VEDDAS, n.p. An aboriginal—or at least a forest—people of Ceylon. The word is said to mean ‘hunters,’ [Tam. vedu, ‘hunting’].

1675.—“The Weddas (who call themselves Beddas) are all original inhabitants from old time, whose descent no one is able to tell.”—Ryklof van Goens, in Valentijn, Ceylon, 208.

1681.—“In this Land are many of these wild men they call Vaddahs, dwelling near no other Inhabitants. They speak the Chingalayes Language. They kill Deer, and dry the Flesh over the Fire … their Food being only Flesh. They are very expert with their Bows. … They have no Towns nor Houses, only live by the waters under a Tree.”—Knox, 61–62.

1770.—“The Bedas who were settled in the northern part of the island (Ceylon) … go almost naked, and, upon the whole, their manners and government are the same with that of the Highlanders of Scotland.”(!) —Raynal (tr. 1777), i. 90.

VELLARD, s. This is a word apparently peculiar to the Island of Bombay, used in the sense which the quotation shows. We have failed to get any elucidation of it from local experience; but there can be little doubt that it is a corruption of the Port. vallado, ‘a mound or embankment.’ [It is generally known as ‘Hornby’s Vellard,’ after the Governor of that name; but it seems to have been built about 1752, some 20 years before Hornby’s time (see Douglas, Bombay and W. India, i. 140).]

1809.—“At the foot of the little hill of Sion is a causeway or vellard, which was built by Mr. Duncan, the present Governor, across a small arm of the sea, which separates Bombay from Salsette. … The vellard was begun A.D. 1797, and finished in 1805, at an expense of 50,575 rupees.”—Maria Graham, 8.

VELLORE, n.p. A town, and formerly a famous fortress in the district of N. Arcot, 80 m. W. of Madras. It often figures in the wars of the 18th century, but is best known in Europe for the mutiny of the Sepoys there in 1806. The etym. of the name Vellur is unknown to us. Fra Paolino gives it as Velur, ‘the Town of the Lance’; and Col. Branfill as ‘Velur, from Vel, a benefit, benefaction.’ [Cox-Stuart (Man. N. Arcot, ii. 417) and the writer of the Madras Gloss. agree in deriving it from Tam. vel, ‘the babool tree, Acacia arabica,’ and ur, ‘village.’]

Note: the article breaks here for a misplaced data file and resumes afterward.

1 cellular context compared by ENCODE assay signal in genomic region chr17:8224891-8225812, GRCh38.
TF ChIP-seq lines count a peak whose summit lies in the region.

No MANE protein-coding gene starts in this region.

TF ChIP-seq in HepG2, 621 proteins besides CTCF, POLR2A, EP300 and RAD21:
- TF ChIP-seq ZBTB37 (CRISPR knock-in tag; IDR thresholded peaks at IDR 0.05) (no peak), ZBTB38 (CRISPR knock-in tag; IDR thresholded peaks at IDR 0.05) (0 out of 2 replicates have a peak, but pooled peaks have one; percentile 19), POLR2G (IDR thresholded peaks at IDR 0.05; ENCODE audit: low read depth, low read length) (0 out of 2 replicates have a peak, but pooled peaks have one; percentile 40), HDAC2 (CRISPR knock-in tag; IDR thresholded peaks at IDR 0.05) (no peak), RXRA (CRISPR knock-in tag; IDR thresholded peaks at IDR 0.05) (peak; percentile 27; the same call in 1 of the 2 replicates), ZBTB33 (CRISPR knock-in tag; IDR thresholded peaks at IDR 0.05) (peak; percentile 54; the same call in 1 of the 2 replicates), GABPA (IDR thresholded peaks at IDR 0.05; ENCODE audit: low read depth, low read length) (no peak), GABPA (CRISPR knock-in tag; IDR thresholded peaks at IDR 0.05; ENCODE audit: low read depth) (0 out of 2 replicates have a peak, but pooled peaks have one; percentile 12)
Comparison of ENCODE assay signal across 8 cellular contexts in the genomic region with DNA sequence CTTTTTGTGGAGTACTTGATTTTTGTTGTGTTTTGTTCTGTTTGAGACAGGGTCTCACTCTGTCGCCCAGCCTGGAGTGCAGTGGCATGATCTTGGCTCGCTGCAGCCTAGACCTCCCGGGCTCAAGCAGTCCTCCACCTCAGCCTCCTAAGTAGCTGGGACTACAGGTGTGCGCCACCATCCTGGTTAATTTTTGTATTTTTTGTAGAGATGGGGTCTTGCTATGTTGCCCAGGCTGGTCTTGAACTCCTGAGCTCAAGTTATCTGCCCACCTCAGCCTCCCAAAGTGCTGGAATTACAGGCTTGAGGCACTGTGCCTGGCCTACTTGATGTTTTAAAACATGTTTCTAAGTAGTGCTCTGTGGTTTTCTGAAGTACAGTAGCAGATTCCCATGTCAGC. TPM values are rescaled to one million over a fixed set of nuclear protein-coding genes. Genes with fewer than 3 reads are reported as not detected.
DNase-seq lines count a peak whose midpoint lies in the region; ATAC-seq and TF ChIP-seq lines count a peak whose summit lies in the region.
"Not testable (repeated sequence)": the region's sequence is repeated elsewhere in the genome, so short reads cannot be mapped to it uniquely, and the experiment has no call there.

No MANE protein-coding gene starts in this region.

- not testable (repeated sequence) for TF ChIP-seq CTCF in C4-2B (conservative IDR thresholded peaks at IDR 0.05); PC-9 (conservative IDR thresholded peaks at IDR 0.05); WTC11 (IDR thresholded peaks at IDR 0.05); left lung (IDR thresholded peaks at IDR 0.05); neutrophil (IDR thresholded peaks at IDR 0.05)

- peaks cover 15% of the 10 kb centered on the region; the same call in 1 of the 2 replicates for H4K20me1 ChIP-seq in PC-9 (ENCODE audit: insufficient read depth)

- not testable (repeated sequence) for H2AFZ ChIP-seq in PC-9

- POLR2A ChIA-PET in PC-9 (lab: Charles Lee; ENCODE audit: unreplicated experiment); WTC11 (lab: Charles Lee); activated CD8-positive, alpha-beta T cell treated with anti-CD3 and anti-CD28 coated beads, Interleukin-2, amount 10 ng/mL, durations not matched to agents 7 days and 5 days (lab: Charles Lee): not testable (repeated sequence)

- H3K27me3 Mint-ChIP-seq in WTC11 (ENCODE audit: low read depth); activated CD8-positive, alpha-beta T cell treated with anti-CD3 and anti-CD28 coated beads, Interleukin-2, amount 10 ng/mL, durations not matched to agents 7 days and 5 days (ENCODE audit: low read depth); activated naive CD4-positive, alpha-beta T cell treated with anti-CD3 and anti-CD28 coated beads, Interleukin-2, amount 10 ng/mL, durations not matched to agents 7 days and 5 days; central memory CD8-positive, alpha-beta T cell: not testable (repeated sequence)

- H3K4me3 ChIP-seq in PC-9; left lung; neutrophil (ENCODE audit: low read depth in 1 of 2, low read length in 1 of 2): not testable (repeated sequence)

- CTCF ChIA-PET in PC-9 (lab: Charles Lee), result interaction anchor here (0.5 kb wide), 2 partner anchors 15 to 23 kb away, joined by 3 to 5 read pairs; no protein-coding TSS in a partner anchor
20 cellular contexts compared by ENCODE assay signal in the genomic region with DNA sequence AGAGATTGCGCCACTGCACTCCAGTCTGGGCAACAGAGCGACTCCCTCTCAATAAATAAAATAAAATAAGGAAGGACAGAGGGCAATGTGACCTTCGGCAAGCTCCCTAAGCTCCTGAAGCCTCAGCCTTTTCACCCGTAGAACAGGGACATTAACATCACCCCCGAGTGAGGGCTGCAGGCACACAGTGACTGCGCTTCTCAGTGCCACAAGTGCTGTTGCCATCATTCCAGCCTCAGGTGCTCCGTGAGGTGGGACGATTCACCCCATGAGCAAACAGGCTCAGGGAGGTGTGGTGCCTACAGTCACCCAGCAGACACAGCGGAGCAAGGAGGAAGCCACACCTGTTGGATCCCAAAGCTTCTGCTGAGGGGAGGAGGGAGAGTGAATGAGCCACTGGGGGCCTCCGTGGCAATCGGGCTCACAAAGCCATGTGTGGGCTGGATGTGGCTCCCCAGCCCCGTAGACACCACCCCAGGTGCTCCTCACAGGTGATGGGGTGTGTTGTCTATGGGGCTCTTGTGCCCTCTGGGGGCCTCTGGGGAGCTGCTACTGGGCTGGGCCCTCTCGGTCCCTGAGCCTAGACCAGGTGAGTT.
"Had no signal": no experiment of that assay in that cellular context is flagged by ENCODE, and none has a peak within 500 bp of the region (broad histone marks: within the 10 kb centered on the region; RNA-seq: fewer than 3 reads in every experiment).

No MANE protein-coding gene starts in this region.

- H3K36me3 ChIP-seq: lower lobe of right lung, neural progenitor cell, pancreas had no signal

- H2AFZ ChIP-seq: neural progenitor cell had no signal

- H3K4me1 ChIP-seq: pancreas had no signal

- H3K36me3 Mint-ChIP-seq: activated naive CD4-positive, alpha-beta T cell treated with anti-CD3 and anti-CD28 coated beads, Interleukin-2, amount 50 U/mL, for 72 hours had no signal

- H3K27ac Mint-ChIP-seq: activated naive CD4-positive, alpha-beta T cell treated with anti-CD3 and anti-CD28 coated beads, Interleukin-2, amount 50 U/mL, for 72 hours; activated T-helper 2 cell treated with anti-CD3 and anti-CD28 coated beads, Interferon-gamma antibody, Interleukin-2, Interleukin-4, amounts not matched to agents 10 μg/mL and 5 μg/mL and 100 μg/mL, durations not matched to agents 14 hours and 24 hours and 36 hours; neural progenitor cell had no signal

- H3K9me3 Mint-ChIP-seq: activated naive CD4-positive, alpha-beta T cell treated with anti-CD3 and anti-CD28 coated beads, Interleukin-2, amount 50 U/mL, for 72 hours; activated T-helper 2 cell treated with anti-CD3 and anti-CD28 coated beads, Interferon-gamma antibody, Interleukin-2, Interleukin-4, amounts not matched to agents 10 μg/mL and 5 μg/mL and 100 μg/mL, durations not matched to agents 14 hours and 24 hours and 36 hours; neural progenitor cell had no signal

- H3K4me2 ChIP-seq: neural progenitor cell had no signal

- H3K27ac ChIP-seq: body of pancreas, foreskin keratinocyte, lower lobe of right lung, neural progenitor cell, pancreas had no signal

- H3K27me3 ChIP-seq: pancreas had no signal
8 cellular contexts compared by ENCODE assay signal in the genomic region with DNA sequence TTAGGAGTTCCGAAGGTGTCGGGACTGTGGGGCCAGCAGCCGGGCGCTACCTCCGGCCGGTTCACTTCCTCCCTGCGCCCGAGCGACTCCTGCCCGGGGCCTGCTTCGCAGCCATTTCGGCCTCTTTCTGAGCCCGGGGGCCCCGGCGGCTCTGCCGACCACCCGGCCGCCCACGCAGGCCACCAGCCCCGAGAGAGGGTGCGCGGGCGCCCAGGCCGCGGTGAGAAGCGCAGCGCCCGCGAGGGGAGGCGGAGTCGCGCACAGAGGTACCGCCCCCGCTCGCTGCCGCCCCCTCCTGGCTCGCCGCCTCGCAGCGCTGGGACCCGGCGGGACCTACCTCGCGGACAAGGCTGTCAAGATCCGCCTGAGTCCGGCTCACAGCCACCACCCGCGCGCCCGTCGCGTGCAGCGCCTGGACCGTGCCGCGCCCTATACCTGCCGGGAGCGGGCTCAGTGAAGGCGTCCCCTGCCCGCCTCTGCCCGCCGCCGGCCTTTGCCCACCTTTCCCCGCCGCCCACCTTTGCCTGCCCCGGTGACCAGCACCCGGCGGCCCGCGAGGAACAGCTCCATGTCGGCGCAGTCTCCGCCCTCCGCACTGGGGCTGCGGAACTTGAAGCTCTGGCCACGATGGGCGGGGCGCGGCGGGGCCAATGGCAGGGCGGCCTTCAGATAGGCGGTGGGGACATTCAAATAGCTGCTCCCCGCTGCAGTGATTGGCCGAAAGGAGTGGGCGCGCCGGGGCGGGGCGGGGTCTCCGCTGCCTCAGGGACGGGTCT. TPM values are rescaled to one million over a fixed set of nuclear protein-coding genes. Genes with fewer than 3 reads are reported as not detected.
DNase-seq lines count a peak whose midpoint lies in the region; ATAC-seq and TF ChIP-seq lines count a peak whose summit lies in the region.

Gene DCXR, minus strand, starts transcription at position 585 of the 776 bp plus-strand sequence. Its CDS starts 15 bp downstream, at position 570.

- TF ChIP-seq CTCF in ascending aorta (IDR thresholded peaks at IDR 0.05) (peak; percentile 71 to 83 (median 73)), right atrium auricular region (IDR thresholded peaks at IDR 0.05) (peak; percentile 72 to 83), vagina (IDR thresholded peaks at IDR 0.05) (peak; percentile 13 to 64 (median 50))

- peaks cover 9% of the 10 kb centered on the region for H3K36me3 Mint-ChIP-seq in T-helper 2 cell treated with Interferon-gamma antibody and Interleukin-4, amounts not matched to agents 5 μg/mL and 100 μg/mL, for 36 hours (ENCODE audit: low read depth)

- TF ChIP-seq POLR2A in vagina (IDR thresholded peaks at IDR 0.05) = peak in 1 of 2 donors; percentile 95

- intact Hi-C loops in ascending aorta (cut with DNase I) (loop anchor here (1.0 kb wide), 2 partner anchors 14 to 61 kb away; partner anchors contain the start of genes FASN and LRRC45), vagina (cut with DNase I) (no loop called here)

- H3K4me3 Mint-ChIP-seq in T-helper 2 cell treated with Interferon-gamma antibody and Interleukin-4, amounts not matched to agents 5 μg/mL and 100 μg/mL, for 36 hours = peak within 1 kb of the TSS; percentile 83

VENDU-MASTER, s. We know-this word only from the notifications which we quote. It was probably taken from the name of some Portuguese office of the same kind. [In the quotation given below from Owen it seems that the word was in familiar use at Johanna, and the context shows that his duty was somewhat like that of the chowdry, as he provided fowls, cattle, fruit, &e., for the expedition.]

1781.—From an advertisement in the India Gazette of May 17th it appears to have been an euphemism for Auctioneer; [also see Busteed, Echoes of Old Calcutta, 3rd ed. p. 109].

„ “Mr. Donald … begs leave to acquaint them that the Vendu business will in future be carried on by Robert Donald, and W. Williams.”—India Gazette, July 28.

1793.—“The Governor-General is pleased to notify that Mr. Williamson as the Company’s Vendu Master is to have the superintendence and management of all Sales at the Presidency.”—In Seton-Karr, ii. 99. At pp. 107, 114, also are notifications of sales by “G. Williamson, Vendu Master.”

[1823.—“One of the chiefs, a crafty old rogue, commonly known by the name of ‘Lord Rodney’ … acted as captain of the port, interpreter, Vendue-Master and master of the ceremonies. …”—Owen, Narrative of Voyages to explore the shores of Africa, &c., i. 179.]

VENETIAN, s. This is sometimes in books of the 18th and preceding century used for Sequins. See under CHICK.

1542.—“At the bottom of the cargo (?cifa), among the ballast, she carried 4 big guns (tiros), and others of smaller size, and 60,000 venetians in gold, which were destined for Coje Çafar, in order that with this money he should in all speed provide necessaries for the fleet which was coming.”—Correa, iv. 250.

1675.—Fryer gives among coins and weights at Goa:

“The Venetian … 18 Tangoes, 30 Rees.”
—p. 206.

1752.—“At this juncture a gold mohur is found to be worth 14 Arcot Rupees, and a Venetian 4½ Arcot Rupees.”—In Long, p. 32.

  By PanEris using Melati.

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